Every year for the past decade, our neighbourhood floods in late February and early March.
Endless days of pounding rain, snow melt from further up the Fraser River, high tides and climate change are combining to raise water levels.
Lulu Island is on a floodplain where the Fraser River meets the Pacific Ocean, so we should expect flooding, but every year it seems to slightly worse.
Last year, parts of neighbouring fields were submerged and close to home our blueberry bushes that we grow in raised rows fortified with sawdust, had an inch or two of water. In an area where a long-gone barn once stood there at least six inches of water pooled in the depression.
One Saturday night during a downpour, we had to get our sump pump working and then head to the City of Richmond works yard and shovel sand in small burlap bags to put around the property.
As the water rose, I couldn’t help thinking about the southern Alberta Flood of 2013 – the costliest natural disaster in Canadian history.
To help protect us, the City of Richmond has built dikes around the 49-kilometer perimeter of Lulu Island.
It’s also dug 178 kilometers of ditches and canals, laid 622 kilometers of drainage pipes, and built 41 pump stations and countless storm sewers.
Yet, it’s not enough. Richmond now has a population of 210,000, a increase of close to 20,000 in just three years on our small island. There are 71,200 dwellings and many multi-story apartment buildings built of marshy soil supplemented with fill.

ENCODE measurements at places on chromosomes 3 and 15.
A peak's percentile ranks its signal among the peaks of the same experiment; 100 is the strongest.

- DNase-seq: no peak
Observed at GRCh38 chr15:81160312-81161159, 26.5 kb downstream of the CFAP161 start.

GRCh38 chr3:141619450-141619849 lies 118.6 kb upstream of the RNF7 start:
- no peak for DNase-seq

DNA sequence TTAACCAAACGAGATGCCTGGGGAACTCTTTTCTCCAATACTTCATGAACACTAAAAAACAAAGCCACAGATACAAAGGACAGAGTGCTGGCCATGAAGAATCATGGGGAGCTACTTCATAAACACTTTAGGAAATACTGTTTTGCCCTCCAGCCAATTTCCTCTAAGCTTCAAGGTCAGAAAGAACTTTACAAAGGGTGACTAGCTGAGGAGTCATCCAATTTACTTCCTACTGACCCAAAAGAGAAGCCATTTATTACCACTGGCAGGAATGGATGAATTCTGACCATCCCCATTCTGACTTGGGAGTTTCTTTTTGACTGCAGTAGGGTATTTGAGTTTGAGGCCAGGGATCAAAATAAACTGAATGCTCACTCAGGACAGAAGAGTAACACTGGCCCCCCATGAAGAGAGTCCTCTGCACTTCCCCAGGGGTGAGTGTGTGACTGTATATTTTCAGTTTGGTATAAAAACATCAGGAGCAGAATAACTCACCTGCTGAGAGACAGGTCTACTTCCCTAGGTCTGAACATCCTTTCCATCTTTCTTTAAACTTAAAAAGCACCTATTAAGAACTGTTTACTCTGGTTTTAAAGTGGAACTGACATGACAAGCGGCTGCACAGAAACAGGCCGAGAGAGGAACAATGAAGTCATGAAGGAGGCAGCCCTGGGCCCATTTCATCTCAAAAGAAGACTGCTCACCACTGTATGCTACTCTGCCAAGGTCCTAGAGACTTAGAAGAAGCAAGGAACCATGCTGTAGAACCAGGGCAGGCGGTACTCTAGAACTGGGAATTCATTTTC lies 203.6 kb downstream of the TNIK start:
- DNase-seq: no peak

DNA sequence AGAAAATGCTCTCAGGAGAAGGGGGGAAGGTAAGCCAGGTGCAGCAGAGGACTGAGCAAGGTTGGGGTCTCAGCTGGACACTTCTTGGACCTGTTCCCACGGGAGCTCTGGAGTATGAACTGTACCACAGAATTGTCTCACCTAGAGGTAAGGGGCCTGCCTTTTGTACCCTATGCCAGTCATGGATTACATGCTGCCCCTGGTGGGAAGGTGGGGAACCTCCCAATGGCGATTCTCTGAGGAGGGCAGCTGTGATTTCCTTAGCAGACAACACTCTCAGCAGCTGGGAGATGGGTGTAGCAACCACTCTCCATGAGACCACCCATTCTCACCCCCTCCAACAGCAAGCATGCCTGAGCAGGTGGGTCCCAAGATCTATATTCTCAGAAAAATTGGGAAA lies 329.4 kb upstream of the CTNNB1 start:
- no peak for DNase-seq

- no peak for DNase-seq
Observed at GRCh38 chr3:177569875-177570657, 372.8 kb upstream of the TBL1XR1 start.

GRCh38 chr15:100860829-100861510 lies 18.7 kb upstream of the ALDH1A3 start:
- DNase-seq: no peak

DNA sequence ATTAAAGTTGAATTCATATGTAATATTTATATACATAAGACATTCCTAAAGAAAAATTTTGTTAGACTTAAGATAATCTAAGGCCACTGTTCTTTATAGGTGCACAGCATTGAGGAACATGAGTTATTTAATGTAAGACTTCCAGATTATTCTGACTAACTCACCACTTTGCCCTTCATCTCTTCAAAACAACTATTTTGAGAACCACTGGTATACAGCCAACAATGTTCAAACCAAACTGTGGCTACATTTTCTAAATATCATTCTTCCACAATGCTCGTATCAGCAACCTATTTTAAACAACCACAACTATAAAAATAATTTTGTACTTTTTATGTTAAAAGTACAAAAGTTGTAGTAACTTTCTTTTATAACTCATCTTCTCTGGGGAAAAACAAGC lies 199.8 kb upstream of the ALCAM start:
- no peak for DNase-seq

To help keep the water draining, the City also has dug 178 kilometers of ditches and canals, laid 622 kilometers of drainage pipes, and built 41 pump stations and countless storm sewers.
The dykes help to hold floods, and the drainage infrastructure helps with rainfall, but if there was an earthquake – and scientists predict we’re due for one – the ground would liquify and we’d all be under water.
The City is now part of the Lower Mainland Flood Management Strategy, a collaboration of 25 local governments in the Metro Vancouver region as well as the provincial government and the federal government.
The goal is to work together to:
- Better understand flood hazards.
- Identify flood vulnerabilities.
- Assess current flood infrastructure, management practices and policies.
So far, the group has determined “a major flood in the Lower Mainland is a threat to public health and safety, and could result in billions of dollars in damage to private and public property, loss of infrastructure and community services, disruption of business and trade, degradation of water quality and harmful environmental impacts.”
Could it get any more frightening?
In response, in July 2015, the BC Premier appointed a Minister of State for Emergency Preparedness to work with communities that could be impacted by floods to determine risk-mitigation measures.
I hope all of this will come in time. It’s raining outside tonight.